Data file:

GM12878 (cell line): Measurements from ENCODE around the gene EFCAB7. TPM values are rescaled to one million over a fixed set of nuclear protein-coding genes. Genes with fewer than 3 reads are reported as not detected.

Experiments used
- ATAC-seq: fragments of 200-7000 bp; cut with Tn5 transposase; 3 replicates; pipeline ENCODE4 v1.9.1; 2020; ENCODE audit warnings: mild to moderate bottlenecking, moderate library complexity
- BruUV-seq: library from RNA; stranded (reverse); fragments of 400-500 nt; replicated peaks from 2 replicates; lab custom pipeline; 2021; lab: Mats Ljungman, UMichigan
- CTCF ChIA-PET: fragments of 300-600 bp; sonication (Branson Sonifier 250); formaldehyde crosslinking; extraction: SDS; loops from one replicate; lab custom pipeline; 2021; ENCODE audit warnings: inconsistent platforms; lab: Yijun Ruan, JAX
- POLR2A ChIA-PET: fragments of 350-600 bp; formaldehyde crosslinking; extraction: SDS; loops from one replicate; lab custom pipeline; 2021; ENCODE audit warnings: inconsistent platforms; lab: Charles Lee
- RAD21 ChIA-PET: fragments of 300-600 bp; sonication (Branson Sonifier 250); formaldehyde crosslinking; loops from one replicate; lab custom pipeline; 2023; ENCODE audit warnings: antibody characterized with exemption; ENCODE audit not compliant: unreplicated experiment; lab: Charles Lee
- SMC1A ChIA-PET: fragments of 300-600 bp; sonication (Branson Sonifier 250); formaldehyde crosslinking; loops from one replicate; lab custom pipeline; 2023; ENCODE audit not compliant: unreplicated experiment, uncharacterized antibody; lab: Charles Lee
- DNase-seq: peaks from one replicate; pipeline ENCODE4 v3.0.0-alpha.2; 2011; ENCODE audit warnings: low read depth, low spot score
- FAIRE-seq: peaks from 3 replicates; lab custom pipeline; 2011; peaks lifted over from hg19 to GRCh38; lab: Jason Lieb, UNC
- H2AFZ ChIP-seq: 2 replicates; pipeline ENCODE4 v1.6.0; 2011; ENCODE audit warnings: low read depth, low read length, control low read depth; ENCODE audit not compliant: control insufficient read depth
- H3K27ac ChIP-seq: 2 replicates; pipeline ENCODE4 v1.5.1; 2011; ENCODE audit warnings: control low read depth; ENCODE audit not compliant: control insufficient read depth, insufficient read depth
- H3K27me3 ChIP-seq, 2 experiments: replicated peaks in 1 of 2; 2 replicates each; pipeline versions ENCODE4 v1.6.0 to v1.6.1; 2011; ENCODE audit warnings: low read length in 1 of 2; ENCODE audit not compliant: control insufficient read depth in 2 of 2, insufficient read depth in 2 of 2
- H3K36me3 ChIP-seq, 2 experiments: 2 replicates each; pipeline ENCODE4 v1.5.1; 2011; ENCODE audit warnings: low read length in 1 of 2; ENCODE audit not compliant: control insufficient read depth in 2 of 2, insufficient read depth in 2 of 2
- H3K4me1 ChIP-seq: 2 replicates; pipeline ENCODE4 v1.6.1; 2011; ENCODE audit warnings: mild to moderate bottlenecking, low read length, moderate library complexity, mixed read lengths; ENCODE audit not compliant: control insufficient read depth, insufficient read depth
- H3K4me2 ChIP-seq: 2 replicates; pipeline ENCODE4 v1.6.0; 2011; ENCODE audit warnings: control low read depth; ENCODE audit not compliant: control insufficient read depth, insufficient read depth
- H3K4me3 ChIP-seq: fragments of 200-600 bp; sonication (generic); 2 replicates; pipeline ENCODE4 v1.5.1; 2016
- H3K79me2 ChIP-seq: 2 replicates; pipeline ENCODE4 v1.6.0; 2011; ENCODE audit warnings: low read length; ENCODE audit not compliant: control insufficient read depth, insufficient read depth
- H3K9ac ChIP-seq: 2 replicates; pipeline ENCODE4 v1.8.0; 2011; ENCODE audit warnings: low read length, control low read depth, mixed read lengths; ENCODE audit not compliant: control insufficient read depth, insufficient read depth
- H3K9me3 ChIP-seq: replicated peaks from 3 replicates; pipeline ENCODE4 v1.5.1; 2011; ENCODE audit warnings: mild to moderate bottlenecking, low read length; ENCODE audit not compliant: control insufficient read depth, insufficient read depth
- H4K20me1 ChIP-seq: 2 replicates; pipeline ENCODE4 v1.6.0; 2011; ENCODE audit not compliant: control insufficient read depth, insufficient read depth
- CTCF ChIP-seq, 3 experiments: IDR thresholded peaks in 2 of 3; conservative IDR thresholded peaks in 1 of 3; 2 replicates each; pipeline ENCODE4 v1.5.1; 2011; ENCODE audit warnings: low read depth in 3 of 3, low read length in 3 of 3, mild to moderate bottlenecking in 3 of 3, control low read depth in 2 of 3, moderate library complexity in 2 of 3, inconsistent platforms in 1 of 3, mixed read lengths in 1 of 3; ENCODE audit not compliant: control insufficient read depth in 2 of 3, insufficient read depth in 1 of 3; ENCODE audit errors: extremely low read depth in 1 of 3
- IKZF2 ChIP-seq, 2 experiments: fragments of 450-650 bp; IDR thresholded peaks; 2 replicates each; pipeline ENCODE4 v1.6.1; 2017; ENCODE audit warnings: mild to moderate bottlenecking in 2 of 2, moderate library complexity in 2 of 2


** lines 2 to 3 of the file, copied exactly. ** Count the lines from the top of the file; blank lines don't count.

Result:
Experiments used
- ATAC-seq: fragments of 200-7000 bp; cut with Tn5 transposase; 3 replicates; pipeline ENCODE4 v1.9.1; 2020; ENCODE audit warnings: mild to moderate bottlenecking, moderate library complexity